I was fifteen and attending Lincoln Middle School when by total accident, I met my first zombie. I mean, a zombie other than myself.
Here’s how it happened.
One Sunday afternoon, after church I’d gone home with my mom, eaten a delicious lunch of tripas, and then had gotten permission to take the bus downtown to multiplex theater. I had heard about a new movie, Dead Man Walking, and at this stage in my life I was really hungry for anything that might affirm or validate my zombie identity.
Well, as it turned out, the movie was not about zombies at all, but about some guy who was on death row and how a nun was trying to save him from being executed. So why call it Dead Man Walking? It was certainly not the uplifting zombie film I had hoped for.
About half way through I got bored and decided to leave. I went out the back entrance to the theater that led into an alley. I decided to walk through the alley, who knows perhaps I would find something dead I could snack on.
As I approached a dumpster I smelled something awfully familiar. Pachouli! Someone was wearing Pachouli. Then I heard strange, gutteral noises coming from behind the dumpster.
“Hello!” I called out.
The noises stopped. Then I saw a face appear from behind the dumpster. It was a white kid, maybe two or three years older than me, and when I say “white kid,” I mean this guy was pasty white. He was drooling and he held a dead rat in his hands. He has obviously been eating it before I disturbed him.
The kid dropped the rat and took off running away from me down the alley.
It took a moment for what I had seen to sink in.
The kid was a zombie like me!
Before this, I had never considered that there might be other real zombies in the world beside myself. Mom had explained how through the good services of Señora Falcón I had been resurrected from the dead. Mom had explained that the bruja had used special incantations
and blasphemous ingredients to get me jump-started again.
But it had never occurred to me that there might be other zombies walking around.
And now there was no mistaking it. The Pachouli–he must have body smell problems just like me and hit on the same solution. The pasty dead look, his sunken eyes, and he was eating a dead rat–just like I do as often as I can. Could it be that la Señora Falcón had resurrected more than one kid? I mean, who was this lady anyway?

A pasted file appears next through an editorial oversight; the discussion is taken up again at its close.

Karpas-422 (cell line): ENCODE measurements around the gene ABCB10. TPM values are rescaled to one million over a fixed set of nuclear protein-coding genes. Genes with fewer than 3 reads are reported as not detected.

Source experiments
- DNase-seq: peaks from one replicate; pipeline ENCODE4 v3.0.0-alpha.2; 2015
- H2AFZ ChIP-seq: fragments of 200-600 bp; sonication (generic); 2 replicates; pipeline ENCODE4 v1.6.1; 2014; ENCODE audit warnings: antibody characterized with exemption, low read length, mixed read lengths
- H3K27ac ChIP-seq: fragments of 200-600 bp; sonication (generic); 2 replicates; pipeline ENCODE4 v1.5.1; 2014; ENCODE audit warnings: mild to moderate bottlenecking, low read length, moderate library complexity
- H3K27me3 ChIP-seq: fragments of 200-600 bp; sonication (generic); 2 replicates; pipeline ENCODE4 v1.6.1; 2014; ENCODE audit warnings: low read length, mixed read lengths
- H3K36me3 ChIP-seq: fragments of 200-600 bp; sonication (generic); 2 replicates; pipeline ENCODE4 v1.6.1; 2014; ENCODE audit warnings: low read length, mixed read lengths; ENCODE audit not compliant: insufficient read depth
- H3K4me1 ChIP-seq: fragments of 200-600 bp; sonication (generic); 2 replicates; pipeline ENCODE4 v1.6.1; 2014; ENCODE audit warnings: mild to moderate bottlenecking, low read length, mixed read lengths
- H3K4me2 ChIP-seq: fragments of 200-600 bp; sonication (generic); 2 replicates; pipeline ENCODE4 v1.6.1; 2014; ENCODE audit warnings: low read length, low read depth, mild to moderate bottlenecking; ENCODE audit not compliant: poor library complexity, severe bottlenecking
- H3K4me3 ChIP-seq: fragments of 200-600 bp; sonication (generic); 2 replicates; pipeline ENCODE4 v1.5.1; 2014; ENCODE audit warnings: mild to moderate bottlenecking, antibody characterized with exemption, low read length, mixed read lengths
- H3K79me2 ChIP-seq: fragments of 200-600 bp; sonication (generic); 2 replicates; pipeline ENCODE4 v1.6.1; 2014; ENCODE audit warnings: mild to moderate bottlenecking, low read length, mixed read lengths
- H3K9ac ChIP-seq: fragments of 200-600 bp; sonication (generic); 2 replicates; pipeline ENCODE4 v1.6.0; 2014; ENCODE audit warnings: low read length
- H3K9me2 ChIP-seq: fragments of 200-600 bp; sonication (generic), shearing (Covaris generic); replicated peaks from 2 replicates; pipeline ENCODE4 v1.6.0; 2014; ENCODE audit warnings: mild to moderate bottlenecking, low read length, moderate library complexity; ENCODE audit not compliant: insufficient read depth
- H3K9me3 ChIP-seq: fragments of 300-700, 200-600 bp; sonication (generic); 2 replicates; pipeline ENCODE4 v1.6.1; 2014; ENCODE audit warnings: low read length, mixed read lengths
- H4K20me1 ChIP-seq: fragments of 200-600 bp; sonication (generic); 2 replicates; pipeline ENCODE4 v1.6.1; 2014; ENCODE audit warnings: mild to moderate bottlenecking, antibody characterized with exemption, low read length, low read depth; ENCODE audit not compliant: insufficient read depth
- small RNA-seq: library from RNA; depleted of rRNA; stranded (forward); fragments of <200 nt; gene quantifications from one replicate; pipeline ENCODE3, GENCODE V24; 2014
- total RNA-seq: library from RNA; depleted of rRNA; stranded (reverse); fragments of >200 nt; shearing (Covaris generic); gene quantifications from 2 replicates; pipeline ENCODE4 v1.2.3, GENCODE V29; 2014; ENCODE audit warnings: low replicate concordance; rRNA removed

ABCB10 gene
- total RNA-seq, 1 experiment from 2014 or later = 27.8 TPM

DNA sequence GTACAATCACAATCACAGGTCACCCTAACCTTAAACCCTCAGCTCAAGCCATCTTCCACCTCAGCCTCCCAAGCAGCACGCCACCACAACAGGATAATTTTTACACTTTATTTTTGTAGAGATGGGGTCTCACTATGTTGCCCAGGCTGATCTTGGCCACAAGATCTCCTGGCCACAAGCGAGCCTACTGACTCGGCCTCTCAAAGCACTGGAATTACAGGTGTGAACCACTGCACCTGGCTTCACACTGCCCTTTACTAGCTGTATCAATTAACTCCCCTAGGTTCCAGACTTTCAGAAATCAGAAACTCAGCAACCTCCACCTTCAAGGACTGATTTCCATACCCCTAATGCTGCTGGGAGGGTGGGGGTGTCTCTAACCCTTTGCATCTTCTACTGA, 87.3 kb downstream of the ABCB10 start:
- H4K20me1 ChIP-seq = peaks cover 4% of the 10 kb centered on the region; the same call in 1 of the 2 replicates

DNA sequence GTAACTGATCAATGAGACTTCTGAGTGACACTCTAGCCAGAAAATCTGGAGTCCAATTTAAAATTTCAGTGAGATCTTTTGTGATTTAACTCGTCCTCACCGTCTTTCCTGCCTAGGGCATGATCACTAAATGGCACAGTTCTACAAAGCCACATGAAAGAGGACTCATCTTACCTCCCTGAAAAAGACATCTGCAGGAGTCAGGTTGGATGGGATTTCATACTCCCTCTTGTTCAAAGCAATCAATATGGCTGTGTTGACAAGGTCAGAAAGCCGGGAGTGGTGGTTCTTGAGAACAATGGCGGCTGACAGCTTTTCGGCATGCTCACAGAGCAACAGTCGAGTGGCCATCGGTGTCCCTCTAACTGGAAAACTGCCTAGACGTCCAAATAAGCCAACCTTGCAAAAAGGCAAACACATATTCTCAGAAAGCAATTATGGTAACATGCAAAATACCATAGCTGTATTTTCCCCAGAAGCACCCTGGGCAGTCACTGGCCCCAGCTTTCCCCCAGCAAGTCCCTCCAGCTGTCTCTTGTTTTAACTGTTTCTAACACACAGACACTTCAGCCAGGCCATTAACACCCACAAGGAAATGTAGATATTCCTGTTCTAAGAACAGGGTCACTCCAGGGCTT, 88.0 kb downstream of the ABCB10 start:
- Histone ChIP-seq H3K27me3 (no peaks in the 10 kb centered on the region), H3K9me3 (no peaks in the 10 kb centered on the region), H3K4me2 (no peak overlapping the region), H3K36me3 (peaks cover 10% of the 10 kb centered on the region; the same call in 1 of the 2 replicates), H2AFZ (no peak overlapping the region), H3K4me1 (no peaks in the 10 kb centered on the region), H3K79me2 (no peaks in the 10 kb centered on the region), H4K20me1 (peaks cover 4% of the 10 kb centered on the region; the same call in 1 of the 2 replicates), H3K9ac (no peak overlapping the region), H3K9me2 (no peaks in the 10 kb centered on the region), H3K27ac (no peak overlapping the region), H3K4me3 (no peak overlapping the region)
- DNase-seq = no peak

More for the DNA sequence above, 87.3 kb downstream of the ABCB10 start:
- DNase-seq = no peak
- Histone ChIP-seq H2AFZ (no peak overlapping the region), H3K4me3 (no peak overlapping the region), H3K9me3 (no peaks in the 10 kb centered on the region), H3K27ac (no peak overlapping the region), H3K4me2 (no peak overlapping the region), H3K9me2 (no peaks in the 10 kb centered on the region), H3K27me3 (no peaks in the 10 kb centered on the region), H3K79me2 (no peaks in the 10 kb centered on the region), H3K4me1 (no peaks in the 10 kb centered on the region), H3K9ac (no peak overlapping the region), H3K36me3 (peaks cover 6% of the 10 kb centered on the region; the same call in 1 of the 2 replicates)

After finishing off the rat he had dropped, I hurried home and immediately quizzed my mom about Señora Falcón.
“Mijo, I don’t want you to talk about that woman.”
“But who is she?” I demanded. “And how did you find her? And how did you know she could do what she did?”
My ‘ama was quiet for a long time. Then she started to tear up and then started to sob. Finally, in between the sobs, she told me.
“Mijito, I’ll never regret doing what I had to do. I would do it again if I had to. I love you so much!
“La Señora Falcón?”
“Señora Falcón used to attend our church. But the minister found out she had pagan beliefs. Brujeria. He kicked her out of the church. The day of your funeral, she attended. I was crying uncontrollably and she saw this. I guess she took pity on me. After the service, when you had been lowered into the ground and I was alone walking to the car, Señora Falcón came up to me and said she could help. The next night she performed the ritual and you were resurrected.
Mom was silent for a moment and I considered what she had told me.
“Well, where is she now?”
“I never saw her again,” my mom replied. I could tell she was telling the truth.
“Well, do you think she’s still around?’
“Who knows Mijo. But let’s not ever talk about her again. Okay?’
“Sure mom, I said, hugging her. “I didn’t mean to upset you.”
That night, as I lay in my bed trying to sleep, all I could think about was Señora Falcón. Had she resurrecting other kids? Is that what she did for a living? If so, how many other zombies were there running around in Los Angeles? I was suddenly possessed by a single obsession.
I had to find la Señora Falcón!
Copyright 2012 Lazaro De La Tierra and Barrio Dog Productions.